Adobe Coldfusion Roadmap For Next 10 Years

It’s quite often that you’d come across a CIO who doesn’t believe in ColdFusion’s benefits. A lot of developers think that ColdFusion is dying. Currently, CF is older than two decades, which makes it one of the oldest programming languages. Moreover, legacy code has been a major issue for large corporations.

Unfortunately, it means most companies don’t keep their ColdFusion libraries regularly updated. It leads to unnecessary code and less security.

Fortunately, Adobe has been focused on empowering ColdFusion. With its decade-long roadmap, the company aims to build an up-to-date, secure, and modern version of the popular programming language.

What’s on Priority for the Next 10 Years?

It won’t be wrong to say that web socket, a communication protocol, has been getting quite popular. Most people don’t realize, but it has been integrated with ColdFusion since 2011. In order to make ColdFusion relevant in the next decade, Adobe plans to move everything to Cloud.

The world is aiming to become serverless, and Adobe doesn’t want to lose CF behind. For ColdFusion to be a relevant programming language, Adobe is trying to make it a more productive platform.

Multi Cloud Presence on the Cards

Going serverless and focusing on Cloud containerization is the primary goal for Adobe. The ColdFusion team has been working on a multi-cloud platform. The updated version won’t rely on a single Cloud platform but multiple modules to improve efficiency and runtime.

If you’ve been relying on a single Cloud service platform, it means your entire system will be down with any issues in the Cloud. Having a multi-cloud presence is the easiest solution to this problem.

Adobe plans to have a common API interface for all Cloud platforms. This will allow companies to move data and code from one platform to another. Developers won’t have to write code from scratch.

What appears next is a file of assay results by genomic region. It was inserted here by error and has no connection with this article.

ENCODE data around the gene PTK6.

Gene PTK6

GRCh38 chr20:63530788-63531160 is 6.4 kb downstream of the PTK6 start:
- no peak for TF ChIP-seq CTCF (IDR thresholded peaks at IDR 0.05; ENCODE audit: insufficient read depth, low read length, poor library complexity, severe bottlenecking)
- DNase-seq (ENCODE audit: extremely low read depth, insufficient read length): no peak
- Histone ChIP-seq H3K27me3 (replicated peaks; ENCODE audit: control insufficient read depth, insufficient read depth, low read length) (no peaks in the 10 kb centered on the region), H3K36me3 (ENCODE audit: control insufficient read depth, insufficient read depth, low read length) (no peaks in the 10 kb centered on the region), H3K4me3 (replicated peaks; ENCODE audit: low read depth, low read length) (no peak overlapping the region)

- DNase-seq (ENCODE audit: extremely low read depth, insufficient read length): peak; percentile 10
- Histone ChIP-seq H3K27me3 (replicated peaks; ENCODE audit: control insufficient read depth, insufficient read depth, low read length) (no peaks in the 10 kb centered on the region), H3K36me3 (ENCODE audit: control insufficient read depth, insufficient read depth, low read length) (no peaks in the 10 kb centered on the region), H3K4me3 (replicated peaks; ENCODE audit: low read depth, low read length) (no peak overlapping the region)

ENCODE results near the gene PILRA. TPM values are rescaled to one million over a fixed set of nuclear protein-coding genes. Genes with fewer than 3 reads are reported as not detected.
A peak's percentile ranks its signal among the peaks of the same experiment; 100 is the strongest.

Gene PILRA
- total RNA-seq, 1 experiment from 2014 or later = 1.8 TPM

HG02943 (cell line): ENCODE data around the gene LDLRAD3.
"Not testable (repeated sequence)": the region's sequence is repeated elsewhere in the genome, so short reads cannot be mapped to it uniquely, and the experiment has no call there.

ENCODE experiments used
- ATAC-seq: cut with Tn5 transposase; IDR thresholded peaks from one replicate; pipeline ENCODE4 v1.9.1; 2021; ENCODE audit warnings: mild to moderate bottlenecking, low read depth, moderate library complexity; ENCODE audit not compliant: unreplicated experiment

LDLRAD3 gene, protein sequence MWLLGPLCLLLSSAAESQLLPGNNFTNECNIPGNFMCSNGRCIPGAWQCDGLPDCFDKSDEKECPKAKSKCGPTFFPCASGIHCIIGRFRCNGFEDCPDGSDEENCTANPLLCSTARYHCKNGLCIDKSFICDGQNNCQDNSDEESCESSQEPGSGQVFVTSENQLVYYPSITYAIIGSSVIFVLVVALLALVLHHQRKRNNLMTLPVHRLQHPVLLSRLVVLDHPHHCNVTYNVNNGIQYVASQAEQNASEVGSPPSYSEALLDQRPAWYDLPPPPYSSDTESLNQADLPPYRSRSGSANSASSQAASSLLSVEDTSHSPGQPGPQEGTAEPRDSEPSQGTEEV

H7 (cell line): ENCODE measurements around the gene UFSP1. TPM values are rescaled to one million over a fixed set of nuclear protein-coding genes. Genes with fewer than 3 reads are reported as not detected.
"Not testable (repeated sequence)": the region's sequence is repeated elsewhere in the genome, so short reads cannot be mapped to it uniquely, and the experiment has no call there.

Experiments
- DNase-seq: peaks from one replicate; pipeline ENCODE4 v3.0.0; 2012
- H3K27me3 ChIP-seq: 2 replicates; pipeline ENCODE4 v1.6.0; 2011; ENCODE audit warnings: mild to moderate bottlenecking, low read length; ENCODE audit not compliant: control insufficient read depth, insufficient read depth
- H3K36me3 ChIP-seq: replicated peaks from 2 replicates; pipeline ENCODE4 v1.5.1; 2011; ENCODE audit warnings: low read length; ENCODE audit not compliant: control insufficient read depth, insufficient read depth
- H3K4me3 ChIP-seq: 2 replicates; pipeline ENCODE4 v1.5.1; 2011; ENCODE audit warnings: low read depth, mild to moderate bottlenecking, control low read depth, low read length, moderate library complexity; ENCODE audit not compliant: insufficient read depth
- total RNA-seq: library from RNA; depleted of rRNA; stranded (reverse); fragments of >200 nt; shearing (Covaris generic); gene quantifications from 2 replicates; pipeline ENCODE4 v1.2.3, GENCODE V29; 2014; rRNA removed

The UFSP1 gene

Native Containers and Micro-Services

According to a study conducted by IDC, 55% of companies will have a multi-cloud strategy by 2023. Similarly, most of the applications will be focused on micro-services. There won’t be any need for monolithic applications. Instead, developers will be able to break everything into practical components to be stored into containers. It doesn’t come as a surprise that Adobe is planning to turn CF into a micro-serviced application.

If you’re new to the concept of micro-services, here’s an example. In case you want to update certain pieces of your app, you’ll have to update it entirely.

While using micro-services, that’s not the case.

All issues can be handled separately by figuring specific areas that need attention. Simply put, you won’t have to write the entire code from scratch. This way, you’ll have higher efficiency and flexibility. Overall, it makes the process more reliable.

For over two decades, ColdFusion has been the most popular choice for programming. Adobe’s backing ensures the language receives regular updates. While the company will focus on a multi-cloud strategy, it also believes in long term commitment for CF as a product.

Currently, Adobe is working on a more powerful version of ColdFusion called Aether. Post the release, it will have extended support till 2025. The next few ColdFusion summits will be interesting to note the progress and the strategy Adobe adopts to rejuvenate ColdFusion.